Then he rubbed my shoulders and said, “Just have a good time up there. This is supposed to be fun. And, oh yeah, don’t bomb.”
For old time’s sake, I performed for a friendly and intelligent crowd whom I want to thank now for its laughter. I’ve heard my jokes; they’re not that funny. Bob and Danny knocked 'em out with a one-two punch, and everyone left with aching jaws.
After the show I bothered Karen Bateman, a bubbly woman celebrating her birthday. She would not, even under torture, give her age.
“It was either comedy or dancing,” she said. “I think we made the right choice.”
Thirty-four-year-old Blake Bowman was flush with laughter when I flagged him down.
“Man, that was fun,” he said. “I especially enjoyed the dirty stuff.”
In the business they call it “blue humor,” bold references to race, religion, and parts of the body where your bathing suit covers. Keith’s acts are typically light blue—the F-word is used artistically. And if you don’t like it, you can BLEEPEDY BLEEP the BLEEPing BLEEP.
At one point during the show, a party of ten grew noisy and lost its concept of Other. Alcohol will do that. After two warnings, Casie had to dismiss them. She was refunding their money even as Keith joked onstage about their finances.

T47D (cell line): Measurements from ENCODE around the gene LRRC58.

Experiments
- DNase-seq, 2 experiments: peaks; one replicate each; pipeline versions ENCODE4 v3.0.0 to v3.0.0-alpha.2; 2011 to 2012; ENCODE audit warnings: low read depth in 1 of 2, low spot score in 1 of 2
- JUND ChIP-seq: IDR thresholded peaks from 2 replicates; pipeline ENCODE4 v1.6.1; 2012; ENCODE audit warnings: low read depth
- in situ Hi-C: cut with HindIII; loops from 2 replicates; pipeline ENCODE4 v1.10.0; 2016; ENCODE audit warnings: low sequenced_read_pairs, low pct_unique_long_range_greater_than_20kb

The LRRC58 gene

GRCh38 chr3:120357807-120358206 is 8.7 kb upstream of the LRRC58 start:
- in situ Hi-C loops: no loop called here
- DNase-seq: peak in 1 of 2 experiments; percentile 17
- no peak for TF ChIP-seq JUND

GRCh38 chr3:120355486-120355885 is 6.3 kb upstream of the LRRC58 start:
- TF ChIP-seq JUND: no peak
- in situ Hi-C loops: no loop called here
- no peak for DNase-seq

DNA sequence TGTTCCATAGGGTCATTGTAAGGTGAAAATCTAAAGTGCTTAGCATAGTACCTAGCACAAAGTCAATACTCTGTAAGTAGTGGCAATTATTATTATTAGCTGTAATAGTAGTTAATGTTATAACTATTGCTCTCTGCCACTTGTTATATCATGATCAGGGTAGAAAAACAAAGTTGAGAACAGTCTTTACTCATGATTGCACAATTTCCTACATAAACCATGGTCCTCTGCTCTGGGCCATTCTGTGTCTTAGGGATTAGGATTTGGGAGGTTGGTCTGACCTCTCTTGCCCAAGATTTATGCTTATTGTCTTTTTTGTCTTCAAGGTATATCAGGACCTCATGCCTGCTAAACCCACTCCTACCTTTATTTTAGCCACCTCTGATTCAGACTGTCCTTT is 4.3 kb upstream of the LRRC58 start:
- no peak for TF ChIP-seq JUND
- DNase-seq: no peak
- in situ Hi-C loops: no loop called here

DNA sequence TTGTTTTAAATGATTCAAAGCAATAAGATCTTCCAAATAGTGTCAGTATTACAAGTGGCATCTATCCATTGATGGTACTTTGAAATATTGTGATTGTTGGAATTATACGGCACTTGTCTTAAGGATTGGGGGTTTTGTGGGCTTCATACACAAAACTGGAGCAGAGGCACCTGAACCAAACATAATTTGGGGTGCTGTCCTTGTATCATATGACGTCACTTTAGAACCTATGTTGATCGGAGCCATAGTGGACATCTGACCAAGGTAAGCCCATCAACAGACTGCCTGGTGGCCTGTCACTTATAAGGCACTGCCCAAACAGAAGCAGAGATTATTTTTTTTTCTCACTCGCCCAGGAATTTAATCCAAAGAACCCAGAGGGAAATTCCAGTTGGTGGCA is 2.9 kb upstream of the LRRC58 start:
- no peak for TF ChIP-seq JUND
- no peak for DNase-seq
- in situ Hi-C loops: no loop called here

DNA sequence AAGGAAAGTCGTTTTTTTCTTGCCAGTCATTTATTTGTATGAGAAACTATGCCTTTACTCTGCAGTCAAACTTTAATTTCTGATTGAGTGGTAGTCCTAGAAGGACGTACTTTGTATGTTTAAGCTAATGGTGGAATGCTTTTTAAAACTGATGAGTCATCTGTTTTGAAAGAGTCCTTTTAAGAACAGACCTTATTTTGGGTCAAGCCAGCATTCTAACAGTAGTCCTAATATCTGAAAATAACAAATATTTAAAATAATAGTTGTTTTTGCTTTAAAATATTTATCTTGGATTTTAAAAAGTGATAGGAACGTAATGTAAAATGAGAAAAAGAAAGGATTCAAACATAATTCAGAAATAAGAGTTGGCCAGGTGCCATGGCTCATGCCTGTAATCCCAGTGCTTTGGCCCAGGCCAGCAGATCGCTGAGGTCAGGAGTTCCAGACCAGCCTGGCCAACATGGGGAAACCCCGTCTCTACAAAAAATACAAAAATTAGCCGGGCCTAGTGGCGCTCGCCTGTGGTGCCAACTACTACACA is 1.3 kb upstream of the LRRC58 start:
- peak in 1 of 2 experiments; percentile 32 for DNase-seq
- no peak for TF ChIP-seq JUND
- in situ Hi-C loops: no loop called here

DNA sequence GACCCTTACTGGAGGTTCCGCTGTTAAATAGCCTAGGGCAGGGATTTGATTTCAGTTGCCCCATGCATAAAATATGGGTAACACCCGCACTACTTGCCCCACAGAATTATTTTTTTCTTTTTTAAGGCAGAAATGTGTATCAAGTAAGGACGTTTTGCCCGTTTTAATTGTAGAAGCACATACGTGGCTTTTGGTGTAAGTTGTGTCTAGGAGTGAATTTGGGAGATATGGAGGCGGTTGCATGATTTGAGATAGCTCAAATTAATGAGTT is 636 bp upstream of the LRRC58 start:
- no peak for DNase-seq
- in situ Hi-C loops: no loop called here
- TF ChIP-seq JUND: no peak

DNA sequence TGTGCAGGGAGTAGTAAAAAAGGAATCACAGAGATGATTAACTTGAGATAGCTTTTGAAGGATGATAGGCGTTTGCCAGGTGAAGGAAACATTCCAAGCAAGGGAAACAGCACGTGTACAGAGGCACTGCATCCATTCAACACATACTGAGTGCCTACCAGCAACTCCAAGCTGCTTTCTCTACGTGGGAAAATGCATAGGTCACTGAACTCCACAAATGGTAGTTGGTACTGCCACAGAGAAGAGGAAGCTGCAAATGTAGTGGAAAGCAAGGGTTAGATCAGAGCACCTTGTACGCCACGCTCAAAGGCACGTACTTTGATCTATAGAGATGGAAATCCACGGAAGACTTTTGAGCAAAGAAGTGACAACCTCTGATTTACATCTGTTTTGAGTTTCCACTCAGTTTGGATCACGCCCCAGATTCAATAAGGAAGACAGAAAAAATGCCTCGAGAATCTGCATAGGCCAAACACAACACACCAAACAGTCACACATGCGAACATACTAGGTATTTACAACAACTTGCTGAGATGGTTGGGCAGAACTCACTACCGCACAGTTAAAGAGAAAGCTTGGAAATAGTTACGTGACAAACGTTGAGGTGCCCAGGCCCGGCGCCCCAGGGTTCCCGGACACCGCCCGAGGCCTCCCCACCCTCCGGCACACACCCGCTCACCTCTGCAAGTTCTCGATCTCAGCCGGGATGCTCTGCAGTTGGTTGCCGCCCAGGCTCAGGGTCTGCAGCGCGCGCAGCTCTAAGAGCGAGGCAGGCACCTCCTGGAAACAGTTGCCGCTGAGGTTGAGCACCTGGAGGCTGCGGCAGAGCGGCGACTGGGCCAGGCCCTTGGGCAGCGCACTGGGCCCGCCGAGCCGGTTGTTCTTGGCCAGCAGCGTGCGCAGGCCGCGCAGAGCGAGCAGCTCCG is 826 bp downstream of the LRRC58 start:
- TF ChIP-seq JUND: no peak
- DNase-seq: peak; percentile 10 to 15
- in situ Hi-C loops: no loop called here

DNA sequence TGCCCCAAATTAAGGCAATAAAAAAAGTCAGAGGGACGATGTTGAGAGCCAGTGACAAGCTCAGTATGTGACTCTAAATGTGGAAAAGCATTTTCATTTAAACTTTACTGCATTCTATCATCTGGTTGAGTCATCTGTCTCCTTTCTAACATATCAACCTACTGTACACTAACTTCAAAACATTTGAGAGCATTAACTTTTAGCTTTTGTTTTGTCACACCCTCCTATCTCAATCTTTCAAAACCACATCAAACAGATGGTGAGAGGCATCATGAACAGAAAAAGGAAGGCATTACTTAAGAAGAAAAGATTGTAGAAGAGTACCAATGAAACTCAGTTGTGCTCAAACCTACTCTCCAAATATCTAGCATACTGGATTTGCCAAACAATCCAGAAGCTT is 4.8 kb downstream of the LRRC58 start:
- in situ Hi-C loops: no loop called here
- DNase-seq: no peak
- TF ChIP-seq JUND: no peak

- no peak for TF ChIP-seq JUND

“Can you believe that I actually put $5 of gas in my car? It was just enough to get me to the next station.”
As always, Keith caters first to the art and then to the books. “You have to remember,” he said, “that there 80 other people who paid to hear the comedians.”
It ain’t easy keeping people pleased. Keith forever walks the line between boring the 21-year-olds and offending the 51-year-olds. So he mixes it up. On any given night he might have one Latino act, one relationship act, and then someone who always hits the mark like the author of this column. Ha ha HA!